Leading article: Still waiting for freedom

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The Cuban regime has a tendency to time displays of clemency to coincide with the arrival of important visitors. In this case the visit of Spain's Foreign minster to Havana has been accompanied with a decision to release more than 50 political prisoners.

We should be pleased that these individuals are going free. But at the same time, praise for Raul Castro's gesture needs to be tempered by the knowledge that not all the democracy activists jailed in a crackdown seven years ago are about to be let out. At least one will never walk free. Orlando Tamayo died on hunger strike in February. It's also worth asking why this has taken so long, and why the Cuban government has faced so little international pressure over its naked repression.

The answer, of course, is that in many parts of the world, Latin America especially, and on the left in the West generally, admiration for Cuba's David-and-Goliath struggle with the United States, and a feeling of disgust about the American blockade of the island, have created a degree of moral blindness concerning the regime's abysmal human rights record.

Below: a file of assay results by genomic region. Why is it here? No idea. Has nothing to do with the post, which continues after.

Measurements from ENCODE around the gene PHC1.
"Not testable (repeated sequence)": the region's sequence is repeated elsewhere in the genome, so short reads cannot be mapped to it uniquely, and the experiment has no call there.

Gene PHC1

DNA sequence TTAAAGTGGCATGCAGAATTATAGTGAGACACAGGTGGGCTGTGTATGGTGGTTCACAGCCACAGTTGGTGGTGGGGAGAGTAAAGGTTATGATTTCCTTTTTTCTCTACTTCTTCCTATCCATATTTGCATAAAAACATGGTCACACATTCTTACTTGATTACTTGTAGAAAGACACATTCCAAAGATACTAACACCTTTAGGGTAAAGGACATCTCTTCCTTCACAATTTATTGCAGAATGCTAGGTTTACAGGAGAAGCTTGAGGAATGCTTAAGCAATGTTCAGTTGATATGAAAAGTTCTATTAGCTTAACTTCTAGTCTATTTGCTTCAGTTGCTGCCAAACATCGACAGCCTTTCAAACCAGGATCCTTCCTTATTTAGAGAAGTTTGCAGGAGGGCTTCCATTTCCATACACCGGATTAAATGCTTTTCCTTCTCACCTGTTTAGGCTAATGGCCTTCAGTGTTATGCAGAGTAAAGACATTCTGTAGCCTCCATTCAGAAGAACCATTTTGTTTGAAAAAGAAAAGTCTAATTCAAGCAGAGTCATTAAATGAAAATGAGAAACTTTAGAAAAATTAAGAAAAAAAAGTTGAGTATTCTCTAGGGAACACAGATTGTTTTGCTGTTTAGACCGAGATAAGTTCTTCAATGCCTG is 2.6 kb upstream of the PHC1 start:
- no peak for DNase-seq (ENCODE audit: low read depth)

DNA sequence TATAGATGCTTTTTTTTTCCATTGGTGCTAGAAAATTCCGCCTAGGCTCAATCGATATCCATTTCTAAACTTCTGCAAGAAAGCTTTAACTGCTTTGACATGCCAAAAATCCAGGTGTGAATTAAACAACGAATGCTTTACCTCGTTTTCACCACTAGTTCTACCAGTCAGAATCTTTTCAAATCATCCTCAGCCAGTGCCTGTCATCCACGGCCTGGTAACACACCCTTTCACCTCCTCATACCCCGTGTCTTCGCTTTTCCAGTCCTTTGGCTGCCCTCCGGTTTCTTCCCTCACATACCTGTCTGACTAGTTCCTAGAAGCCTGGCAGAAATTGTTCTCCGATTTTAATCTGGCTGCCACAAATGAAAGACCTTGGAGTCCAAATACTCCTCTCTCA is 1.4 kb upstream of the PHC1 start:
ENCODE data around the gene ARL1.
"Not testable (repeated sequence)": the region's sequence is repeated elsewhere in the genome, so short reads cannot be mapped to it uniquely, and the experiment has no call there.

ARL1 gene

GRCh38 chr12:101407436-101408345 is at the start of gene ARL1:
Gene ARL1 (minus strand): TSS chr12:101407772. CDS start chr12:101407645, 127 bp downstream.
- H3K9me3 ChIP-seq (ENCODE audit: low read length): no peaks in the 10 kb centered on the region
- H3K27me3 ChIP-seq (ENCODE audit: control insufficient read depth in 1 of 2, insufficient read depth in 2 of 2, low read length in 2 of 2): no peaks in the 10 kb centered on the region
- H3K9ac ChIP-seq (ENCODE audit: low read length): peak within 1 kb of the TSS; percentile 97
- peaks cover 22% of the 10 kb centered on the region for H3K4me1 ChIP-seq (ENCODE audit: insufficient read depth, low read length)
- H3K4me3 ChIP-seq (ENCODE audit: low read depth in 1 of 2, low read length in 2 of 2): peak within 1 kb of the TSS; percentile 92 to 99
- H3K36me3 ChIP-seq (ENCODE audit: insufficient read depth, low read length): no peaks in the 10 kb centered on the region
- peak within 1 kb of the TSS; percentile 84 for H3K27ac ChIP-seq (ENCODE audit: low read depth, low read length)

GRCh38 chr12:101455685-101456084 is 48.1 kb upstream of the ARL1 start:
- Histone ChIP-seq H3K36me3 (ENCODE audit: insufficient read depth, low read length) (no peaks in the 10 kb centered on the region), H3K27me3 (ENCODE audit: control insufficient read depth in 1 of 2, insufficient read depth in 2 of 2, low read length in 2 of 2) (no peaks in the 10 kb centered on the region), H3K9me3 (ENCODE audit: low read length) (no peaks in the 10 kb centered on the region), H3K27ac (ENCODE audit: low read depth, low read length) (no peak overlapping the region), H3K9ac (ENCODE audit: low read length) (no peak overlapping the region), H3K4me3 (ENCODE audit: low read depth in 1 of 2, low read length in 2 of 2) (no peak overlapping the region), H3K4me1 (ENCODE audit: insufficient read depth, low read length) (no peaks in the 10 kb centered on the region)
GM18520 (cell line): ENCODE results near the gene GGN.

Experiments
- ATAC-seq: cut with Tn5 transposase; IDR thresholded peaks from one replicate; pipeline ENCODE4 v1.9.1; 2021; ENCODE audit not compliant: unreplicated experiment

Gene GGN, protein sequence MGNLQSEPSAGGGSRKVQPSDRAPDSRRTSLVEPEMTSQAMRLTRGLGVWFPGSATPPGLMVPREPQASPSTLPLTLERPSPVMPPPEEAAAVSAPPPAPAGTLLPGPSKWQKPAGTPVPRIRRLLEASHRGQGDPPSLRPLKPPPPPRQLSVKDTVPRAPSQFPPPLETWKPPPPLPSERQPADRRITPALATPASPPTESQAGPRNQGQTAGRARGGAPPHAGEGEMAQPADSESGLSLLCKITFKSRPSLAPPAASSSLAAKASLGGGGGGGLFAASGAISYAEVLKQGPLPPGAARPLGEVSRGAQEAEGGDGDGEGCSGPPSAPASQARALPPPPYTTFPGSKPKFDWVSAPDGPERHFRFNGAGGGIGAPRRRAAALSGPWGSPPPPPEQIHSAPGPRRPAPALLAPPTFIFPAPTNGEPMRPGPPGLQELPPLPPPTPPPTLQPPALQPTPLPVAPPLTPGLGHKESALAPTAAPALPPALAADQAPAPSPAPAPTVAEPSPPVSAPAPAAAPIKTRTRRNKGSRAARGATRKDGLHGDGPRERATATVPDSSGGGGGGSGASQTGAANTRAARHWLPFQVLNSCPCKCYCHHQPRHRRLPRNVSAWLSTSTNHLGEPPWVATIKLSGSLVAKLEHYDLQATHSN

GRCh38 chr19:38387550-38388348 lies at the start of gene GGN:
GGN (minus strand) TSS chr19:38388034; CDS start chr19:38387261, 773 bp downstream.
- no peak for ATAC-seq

The brothers Castro have been good at playing up to foreigners' images of their country, as if there is little more to Cuba than bars once frequented by Hemingway, crumbling Spanish palaces, salsa music and warm memories of Che Guevara.

Cuba does indeed defy stereotypes about communist states as necessarily dreary and lifeless places. But it also remains a police state and its prisons still contain political prisoners, even if there are fewer now than in the past, according to human rights groups. There is neither a free press, nor freedom of expression nor freedom of association. The country has been waiting half a century for the free election Fidel Castro promised when he took power in 1959.

When these failing are pointed out, the Castro brothers' apologists invariably point to the country's free education and healthcare, as if the provision of social services and the denial of political freedoms naturally complement one another. This depressing notion needs to be vigorously countered.

None of this means we need excuse, let alone, support America's coercive tactics against Havana. Starting with the Bay of Pigs invasion, this policy has been utterly counterproductive. And the European Union is right to push to bring the regime in from the cold. But neither should we be naive about how far this regime still has to reform before it can join the community of free nations.

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